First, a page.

Companies Are Investing in AI and Automation to Boost Talent Recruitment and Retention

interview BlueSkyImages/Adobe Stock

If you haven’t yet listened to the demo of the much-buzzed-about AI-powered Google Duplex, which can book your haircuts and make dinner reservations, certainly do so. The ambition is remarkable — can artificial intelligence really master the nuances of polite conversation? — even if the product does not completely deliver. (At times, Google Duplex sputtered and jumped jarringly between different speech cadences.)

Google’s developers confirmed that the human on the other end of the call would be informed that she or he is speaking to AI, which makes me wonder how social norms would change in a human-AI conversation. I thought of this when I came across Randstad Sourceright’s recent report showing that businesses are increasingly using AI to recruit skilled employees and address talent shortages, a well-reported challenge in the procurement sector.

Surveying more than 800 talent management professionals, Randstad Sourceright found that 54% believe that AI can make the hiring process more efficient and consistent. This can come in the form of automated interview scheduling or chatbots that provide job applicants with updates and answers to common questions.

In industries such as procurement and supply chain, where companies find themselves competing for a small pool of skilled employees, AI and automation can make the hiring process seem less impersonal, the report authors argue.

A well-designed chatbot can help prevent applicants from feeling forgotten about during lengthy hiring processes, even though the notion of using AI to make hiring seem more personal may sound ironic. Forty-three percent of the professionals surveyed also thought that AI provides the advantage of freeing up hiring managers to make stronger connections with select candidates.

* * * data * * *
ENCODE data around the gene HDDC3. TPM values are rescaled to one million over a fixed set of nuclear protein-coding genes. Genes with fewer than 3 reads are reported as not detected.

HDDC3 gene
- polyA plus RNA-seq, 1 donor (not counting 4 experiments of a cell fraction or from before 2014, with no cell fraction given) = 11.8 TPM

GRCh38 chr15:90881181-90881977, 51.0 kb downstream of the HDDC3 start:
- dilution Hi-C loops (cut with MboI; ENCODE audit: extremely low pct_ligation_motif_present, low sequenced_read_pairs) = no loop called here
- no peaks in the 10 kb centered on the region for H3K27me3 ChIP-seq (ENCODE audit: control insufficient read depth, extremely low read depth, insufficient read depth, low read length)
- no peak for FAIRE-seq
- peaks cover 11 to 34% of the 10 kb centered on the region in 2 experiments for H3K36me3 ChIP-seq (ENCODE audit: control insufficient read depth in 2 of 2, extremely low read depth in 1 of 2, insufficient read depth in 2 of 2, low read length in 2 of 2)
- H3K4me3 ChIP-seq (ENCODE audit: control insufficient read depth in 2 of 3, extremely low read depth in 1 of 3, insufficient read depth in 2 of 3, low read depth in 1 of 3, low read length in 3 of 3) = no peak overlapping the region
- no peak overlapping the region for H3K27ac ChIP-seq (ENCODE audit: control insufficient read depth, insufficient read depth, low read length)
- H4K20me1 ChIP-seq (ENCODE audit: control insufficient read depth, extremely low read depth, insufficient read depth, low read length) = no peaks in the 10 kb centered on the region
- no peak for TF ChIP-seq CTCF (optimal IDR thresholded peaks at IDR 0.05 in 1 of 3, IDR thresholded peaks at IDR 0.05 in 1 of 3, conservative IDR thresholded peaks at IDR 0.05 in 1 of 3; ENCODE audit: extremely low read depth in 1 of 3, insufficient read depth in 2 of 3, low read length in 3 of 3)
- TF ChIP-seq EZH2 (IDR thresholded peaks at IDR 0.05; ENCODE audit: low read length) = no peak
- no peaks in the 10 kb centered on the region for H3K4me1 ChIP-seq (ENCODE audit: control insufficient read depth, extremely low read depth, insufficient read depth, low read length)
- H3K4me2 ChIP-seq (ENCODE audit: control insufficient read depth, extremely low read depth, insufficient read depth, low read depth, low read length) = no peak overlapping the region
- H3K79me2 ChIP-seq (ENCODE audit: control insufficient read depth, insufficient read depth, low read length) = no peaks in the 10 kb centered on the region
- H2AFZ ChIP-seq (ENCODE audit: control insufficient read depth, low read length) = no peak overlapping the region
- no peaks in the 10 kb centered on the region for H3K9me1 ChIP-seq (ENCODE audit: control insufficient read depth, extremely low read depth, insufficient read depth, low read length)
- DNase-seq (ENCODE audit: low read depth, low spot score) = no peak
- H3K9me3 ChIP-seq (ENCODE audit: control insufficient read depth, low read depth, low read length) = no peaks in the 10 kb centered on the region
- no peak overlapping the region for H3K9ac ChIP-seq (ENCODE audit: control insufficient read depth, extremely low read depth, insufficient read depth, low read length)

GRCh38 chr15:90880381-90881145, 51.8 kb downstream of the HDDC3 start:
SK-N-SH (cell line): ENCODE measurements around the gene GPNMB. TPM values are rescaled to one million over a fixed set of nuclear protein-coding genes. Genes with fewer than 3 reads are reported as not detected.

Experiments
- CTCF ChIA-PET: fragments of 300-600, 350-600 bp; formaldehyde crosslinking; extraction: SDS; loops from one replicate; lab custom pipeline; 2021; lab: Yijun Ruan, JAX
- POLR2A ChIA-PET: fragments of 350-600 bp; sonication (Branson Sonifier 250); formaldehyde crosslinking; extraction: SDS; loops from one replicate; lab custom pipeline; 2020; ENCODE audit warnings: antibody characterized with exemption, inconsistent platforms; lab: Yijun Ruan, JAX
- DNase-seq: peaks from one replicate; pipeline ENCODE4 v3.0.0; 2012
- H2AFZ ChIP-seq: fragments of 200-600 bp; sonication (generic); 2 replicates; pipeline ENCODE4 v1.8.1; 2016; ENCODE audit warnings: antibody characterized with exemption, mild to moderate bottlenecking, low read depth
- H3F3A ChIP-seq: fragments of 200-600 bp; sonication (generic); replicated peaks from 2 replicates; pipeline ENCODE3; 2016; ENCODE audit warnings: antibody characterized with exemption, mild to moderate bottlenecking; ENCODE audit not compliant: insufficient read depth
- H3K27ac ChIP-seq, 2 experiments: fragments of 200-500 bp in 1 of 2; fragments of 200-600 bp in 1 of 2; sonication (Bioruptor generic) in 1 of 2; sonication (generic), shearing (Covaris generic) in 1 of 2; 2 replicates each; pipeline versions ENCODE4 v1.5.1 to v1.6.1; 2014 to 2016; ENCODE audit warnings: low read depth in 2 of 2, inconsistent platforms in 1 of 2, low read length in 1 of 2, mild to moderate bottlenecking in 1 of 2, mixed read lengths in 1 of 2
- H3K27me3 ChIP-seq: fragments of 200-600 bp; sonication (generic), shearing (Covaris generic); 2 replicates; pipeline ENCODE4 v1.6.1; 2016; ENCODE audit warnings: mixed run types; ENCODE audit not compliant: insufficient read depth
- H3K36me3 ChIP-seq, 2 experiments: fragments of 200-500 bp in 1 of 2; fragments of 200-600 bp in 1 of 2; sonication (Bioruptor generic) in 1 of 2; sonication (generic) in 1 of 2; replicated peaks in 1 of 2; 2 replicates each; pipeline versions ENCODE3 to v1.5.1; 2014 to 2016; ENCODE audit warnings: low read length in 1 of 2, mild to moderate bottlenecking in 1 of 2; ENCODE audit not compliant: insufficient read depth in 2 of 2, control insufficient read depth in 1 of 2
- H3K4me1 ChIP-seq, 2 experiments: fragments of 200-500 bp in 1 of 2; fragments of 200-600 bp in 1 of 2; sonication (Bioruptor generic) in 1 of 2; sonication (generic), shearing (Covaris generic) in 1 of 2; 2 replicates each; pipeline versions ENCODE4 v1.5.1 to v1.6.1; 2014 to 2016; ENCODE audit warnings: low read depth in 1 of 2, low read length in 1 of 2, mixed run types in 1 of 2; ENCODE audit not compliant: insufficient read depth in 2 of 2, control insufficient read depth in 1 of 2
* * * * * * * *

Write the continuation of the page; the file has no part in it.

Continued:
Technology Investments Beyond AI

On average, just over half of employers around the world are increasing their technology investments to improve their workplace experience, while 46% are specifically investing in technology to improve the hiring experience. However, these figures differ somewhat from country to country.

The majority of India-based employers are investing more in technology to improve their workplace experience (78%) and job candidate experience (64%). Brazil, Singapore and Sweden are seeing a similar trend.

On the other end of the spectrum are Japan, Belgium and Germany. Only 16% of employers in Japan are investing more in technology to boost workplace experience, and 11% are doing so to improve the job candidate experience.

U.S.-based employers fall somewhere in the middle, with a slight majority reporting an increased investment in technology to improve the workplace experience (58%) and the job candidate experience (60%).

Globally, the three most common actions employers are taking to improve the job candidate experience are improving the career website experience, creating talent communities and content plans, and conducting training for hiring managers. Among U.S.-based survey respondents, more than three quarters say that their companies conduct internal audits to map the job candidate experience from search to hire.

Here are some more notable findings from the report:

  • Seventy-six percent of respondents from the banking and financial services industry think that their employee engagement programs are being delivered effectively, higher than any other industry.
  • Unsurprisingly, employers in the IT and technology industry are most likely to be increasing their technology investments to improve their workplace and job candidate experiences.
  • Providing interview and hiring process information to candidates is a common technique in the automotive and manufacturing industry and the banking and financial services industry to improve the job candidate experience.
  • Only 43% of respondents from the consumer goods industry think that their employee engagement programs are important to job candidates, in contrast to over 60% for the other industries.

Check out the full report here.

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First Voice

  1. Essentials:

    Always interesting to see the difference in how companies want to use AI to benefit vs how workers see increased use of AI benefiting them. VentureBeat recently spoke about how 8 out of 10 office workers want to use AI to free them up from boring tasks (smarter CV sorting, anyone) whereas a lot of businesses are more interested in the “epic breakthroughs” side of things like predictive modelling. The article made our curation list for the topic earlier this month so is worth a look.

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